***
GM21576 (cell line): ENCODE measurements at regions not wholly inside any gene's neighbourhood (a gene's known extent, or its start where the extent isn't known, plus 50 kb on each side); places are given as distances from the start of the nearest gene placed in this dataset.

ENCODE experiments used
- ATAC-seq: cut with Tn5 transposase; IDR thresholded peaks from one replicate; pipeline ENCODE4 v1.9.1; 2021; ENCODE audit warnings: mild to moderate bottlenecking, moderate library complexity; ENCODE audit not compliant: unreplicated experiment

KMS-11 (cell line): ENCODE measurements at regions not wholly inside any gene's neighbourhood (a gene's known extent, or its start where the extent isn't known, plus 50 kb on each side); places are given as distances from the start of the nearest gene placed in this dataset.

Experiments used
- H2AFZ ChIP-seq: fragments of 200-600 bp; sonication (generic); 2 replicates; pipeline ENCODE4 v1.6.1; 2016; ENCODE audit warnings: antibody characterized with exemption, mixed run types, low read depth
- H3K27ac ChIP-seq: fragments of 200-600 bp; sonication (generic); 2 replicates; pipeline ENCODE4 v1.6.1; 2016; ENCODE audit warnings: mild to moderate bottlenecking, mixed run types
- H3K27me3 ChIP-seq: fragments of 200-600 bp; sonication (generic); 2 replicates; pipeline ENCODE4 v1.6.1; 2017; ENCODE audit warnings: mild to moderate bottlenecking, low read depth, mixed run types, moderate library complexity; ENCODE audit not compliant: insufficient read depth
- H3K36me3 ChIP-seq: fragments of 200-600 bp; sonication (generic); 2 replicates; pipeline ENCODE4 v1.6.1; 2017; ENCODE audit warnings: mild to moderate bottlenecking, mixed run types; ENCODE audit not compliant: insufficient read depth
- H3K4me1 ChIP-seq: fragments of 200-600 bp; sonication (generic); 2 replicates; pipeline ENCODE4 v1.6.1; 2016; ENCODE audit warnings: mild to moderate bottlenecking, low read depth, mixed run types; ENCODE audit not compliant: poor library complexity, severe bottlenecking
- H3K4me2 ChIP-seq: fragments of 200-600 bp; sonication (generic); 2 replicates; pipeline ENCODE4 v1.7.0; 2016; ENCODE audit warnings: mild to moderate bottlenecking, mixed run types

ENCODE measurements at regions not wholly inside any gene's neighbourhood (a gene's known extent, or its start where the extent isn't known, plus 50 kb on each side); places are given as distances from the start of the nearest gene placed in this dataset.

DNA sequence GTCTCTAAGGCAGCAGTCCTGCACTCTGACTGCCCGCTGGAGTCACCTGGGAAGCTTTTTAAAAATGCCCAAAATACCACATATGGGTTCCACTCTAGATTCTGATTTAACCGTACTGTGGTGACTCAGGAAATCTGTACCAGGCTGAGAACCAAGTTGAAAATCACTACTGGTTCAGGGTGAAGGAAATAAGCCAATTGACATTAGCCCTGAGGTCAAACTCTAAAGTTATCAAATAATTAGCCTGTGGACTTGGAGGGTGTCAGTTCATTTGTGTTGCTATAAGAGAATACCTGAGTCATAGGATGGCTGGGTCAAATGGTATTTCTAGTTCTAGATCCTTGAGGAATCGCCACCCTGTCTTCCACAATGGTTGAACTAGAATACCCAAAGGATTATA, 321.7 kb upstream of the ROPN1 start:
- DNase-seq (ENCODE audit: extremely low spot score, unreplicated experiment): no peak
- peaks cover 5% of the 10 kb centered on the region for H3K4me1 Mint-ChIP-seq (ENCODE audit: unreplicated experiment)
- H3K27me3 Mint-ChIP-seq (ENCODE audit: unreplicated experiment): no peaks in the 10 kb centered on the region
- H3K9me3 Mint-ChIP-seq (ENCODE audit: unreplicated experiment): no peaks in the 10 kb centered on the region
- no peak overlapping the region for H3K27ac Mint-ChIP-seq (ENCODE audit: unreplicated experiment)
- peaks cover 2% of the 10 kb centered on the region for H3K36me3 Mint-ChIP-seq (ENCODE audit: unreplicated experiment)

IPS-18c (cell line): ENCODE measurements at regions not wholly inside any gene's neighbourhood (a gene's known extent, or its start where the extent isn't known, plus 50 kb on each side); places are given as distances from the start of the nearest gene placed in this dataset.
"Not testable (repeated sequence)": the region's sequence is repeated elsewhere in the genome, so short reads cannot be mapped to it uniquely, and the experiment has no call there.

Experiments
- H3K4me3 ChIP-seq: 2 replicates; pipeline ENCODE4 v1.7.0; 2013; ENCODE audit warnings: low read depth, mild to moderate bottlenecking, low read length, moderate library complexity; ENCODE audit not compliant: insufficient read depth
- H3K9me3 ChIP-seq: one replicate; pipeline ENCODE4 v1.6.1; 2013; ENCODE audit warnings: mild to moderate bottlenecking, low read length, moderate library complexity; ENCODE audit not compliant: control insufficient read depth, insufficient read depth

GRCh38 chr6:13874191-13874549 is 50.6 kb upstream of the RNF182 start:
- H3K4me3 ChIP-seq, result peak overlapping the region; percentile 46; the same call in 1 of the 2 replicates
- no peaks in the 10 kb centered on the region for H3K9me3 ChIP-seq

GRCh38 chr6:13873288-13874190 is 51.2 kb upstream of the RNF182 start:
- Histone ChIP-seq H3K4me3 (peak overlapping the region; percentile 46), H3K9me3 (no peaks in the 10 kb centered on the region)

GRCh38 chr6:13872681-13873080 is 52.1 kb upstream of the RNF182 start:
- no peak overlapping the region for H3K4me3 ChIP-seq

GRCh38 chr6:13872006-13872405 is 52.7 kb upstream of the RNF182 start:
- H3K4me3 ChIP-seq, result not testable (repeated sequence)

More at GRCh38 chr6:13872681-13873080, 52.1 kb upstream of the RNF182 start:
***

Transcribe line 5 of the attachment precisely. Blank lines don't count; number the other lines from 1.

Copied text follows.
Experiments used